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The Influence of University Research on Industrial Innovation

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  • Jinyoung Kim
  • Sangjoon John Lee
  • Gerald Marschke

Abstract

We use U.S. patent records to examine the role of research personnel as a pathway for the diffusion of ideas from university to industry. Appearing on a patent assigned to a university is evidence that an inventor has been exposed to university research, either directly as a university researcher or through some form of collaboration with university researchers. Having an advanced degree is another indicator of an inventor's exposure to university research. We find a steady increase in industry's use of inventors with university research experience over the period 1985-97, economy wide and in the pharmaceutical and semiconductor industries in particular. We interpret this as evidence of growth in the influence of university research on industrial innovation. Moreover, during this period we find that firms with large research operations in both industries, and young and highly capitalized firms in the pharmaceutical industry, are disproportionately active in the diffusion of ideas from the university sector. Finally, we find that the patents of firms that employ inventors with university research experience are more likely to cite university patents as prior art, suggesting that this experience better enables firms to tap academic research.

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Bibliographic Info

Paper provided by National Bureau of Economic Research, Inc in its series NBER Working Papers with number 11447.

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Date of creation: Jul 2005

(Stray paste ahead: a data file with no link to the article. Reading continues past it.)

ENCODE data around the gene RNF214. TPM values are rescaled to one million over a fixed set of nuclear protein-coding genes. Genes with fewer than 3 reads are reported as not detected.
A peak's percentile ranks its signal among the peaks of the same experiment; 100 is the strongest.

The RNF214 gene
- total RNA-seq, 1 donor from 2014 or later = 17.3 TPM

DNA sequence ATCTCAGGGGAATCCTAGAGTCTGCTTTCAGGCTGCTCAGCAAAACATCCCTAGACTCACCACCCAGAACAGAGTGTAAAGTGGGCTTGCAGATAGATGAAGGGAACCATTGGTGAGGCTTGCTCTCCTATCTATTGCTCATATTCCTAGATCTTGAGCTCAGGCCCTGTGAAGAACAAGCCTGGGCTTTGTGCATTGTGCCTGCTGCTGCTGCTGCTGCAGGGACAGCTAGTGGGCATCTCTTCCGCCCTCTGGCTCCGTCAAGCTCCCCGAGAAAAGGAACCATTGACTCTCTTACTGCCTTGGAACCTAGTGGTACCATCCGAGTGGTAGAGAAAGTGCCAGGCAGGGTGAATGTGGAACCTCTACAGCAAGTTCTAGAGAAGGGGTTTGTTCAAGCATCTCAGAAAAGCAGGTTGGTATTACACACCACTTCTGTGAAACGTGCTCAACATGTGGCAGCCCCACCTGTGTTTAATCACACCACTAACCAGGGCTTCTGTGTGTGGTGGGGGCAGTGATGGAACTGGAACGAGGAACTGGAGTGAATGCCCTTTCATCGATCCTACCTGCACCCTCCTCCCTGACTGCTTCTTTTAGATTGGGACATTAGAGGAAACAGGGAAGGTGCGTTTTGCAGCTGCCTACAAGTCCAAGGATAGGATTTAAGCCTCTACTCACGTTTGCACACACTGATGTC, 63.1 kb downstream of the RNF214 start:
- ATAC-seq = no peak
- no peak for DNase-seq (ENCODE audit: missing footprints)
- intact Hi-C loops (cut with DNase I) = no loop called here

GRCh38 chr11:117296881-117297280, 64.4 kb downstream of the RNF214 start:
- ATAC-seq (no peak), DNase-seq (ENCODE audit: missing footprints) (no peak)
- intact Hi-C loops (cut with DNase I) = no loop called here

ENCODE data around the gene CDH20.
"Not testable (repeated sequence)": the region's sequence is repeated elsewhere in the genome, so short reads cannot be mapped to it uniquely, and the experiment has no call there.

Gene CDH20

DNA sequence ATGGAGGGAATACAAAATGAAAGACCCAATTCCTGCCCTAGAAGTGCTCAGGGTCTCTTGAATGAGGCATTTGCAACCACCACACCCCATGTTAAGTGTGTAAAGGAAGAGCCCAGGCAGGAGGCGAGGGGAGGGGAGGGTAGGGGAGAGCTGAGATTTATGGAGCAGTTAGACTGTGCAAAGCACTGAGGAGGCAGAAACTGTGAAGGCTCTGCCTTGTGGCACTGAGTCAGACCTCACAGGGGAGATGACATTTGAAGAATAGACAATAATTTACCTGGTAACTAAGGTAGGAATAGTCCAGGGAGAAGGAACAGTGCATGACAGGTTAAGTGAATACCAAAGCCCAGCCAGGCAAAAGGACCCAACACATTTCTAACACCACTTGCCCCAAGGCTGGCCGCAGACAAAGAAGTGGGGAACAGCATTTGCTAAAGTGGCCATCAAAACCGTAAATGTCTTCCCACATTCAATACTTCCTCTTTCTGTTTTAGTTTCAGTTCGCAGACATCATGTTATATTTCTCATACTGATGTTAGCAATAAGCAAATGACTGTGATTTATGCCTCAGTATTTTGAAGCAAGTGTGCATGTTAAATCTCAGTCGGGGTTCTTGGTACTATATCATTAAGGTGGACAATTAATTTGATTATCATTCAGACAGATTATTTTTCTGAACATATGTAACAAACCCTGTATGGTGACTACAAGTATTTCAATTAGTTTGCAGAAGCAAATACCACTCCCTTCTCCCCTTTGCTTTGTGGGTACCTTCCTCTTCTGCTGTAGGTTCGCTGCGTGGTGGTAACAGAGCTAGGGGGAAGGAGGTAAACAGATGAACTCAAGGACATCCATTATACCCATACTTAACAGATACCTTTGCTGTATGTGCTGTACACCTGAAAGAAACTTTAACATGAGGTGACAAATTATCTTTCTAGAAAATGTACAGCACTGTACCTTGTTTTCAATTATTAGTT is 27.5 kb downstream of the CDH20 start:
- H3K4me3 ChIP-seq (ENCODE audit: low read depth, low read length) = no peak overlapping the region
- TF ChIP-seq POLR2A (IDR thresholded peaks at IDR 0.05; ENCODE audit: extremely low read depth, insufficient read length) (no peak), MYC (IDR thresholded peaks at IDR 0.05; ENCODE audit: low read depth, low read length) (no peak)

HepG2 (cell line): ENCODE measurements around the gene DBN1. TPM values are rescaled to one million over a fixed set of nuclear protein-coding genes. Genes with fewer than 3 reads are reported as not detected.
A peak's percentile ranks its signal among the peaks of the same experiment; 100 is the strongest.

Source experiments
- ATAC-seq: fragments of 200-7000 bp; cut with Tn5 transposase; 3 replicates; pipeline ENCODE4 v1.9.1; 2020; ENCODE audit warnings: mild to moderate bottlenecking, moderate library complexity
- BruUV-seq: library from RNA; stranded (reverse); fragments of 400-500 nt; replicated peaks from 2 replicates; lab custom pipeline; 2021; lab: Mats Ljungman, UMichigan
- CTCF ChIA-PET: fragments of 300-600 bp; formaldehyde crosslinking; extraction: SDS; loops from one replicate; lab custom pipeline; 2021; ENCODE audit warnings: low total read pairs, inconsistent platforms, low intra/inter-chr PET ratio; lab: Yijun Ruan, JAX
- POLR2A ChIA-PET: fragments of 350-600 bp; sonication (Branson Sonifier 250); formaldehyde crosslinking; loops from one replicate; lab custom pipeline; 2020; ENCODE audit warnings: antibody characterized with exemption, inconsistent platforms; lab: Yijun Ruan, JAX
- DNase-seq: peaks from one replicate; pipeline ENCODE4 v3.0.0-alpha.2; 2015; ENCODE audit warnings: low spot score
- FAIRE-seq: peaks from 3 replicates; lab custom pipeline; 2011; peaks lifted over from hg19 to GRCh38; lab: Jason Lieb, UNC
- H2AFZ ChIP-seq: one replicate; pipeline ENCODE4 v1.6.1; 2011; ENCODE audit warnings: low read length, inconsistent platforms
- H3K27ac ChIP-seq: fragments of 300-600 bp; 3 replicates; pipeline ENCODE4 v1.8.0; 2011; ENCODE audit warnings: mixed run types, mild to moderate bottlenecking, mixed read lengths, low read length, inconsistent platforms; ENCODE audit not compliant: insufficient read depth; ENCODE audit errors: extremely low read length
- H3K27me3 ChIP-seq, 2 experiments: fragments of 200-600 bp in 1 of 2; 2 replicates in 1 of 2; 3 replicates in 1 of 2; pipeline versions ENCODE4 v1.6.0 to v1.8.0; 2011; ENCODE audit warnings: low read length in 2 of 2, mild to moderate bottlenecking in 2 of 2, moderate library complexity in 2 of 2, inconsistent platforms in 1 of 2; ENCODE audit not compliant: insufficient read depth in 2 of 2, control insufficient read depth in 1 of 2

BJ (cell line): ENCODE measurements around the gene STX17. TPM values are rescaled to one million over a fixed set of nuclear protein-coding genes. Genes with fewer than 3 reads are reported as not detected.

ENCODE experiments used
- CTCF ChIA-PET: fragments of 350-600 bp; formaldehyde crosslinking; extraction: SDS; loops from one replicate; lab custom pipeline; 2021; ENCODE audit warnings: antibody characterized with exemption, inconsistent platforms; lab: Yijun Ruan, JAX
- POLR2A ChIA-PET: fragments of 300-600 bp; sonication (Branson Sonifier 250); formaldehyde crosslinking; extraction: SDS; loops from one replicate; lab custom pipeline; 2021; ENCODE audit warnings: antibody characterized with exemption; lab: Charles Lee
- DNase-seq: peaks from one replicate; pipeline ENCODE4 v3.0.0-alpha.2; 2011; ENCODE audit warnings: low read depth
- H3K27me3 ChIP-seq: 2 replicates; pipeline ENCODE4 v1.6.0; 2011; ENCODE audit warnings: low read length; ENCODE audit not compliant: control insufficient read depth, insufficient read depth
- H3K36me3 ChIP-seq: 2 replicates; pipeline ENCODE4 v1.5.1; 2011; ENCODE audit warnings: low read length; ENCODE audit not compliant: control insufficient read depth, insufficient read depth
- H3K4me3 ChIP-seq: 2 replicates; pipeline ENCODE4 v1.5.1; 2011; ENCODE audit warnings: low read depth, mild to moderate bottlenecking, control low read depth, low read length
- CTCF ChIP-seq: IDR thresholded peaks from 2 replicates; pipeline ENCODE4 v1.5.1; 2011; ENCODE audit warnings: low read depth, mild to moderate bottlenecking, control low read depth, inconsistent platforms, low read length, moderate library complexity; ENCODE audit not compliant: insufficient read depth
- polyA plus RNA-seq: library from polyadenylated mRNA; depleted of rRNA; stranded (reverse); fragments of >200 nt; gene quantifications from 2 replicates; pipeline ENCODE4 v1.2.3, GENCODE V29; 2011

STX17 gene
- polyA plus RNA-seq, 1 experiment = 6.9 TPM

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Publication status: published as Gerald Marschke, 2006. "The influence of university research on industrial innovation," Proceedings, Federal Reserve Bank of Cleveland.
Handle: RePEc:nbr:nberwo:11447

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Cited by:
  1. Melamed, Ran & Shiff, Gil & Trajtenberg, Manuel, 2006. "The 'Names Game': Harnessing Inventors Patent Data for Economic Research," CEPR Discussion Papers 5833, C.E.P.R. Discussion Papers.
  2. Broström, Anders & Lööf, Hans, 2008. "How does University Collaboration Contribute to Successful R&D Management?," Working Paper Series in Economics and Institutions of Innovation 131, Royal Institute of Technology, CESIS - Centre of Excellence for Science and Innovation Studies.
  3. Michele PEZZONI (University of Milano-Bicocca - KiTES-Università Bocconi - Observatoire des Sciences et des Techniques) & Francesco LISSONI (GREThA, CNRS, UMR 5113 - KiTES) & Gianluca TARASCONI (KiTE, 2012. "How To Kill Inventors: Testing The Massacrator© Algorithm For Inventor Disambiguation," Cahiers du GREThA 2012-29, Groupe de Recherche en Economie Théorique et Appliquée.
  4. Cassiman, Bruno & Veugelers, Reinhilde & Zuniga, Pluvia, 2007. "Science linkages and innovation performance: An analysis on CIS-3 firms in Belgium," IESE Research Papers D/671, IESE Business School.
  5. Junichi Nishimura & Hiroyuki Okamuro, 2010. "R&D Productivity and the Organization of Cluster Policy: An Empirical Evaluation of the Industrial Cluster Project in Japan," DRUID Working Papers 10-06, DRUID, Copenhagen Business School, Department of Industrial Economics and Strategy/Aalborg University, Department of Business Studies.
  6. Cassiman, Bruno & Veugelers, Reinhilde & Zuniga, Pluvia, 2009. "Diversity of science linkages and innovation performance: some empirical evidence from Flemish firms," Economics Discussion Papers 2009-30, Kiel Institute for the World Economy.
  7. Mireia Fernández-Ardevol & Josep Lladós Masllorens, 2011. "Determinants of Science-Based Cooperation: Evidence in a Sample of Small and Micro Firms," Managing Global Transitions, University of Primorska, Faculty of Management Koper, vol. 9(4 (Winter), pages 319-333.
  8. Raffo, Julio & Lhuillery, Stéphane, 2009. "How to play the "Names Game": Patent retrieval comparing different heuristics," Research Policy, Elsevier, vol. 38(10), pages 1617-1627, December.

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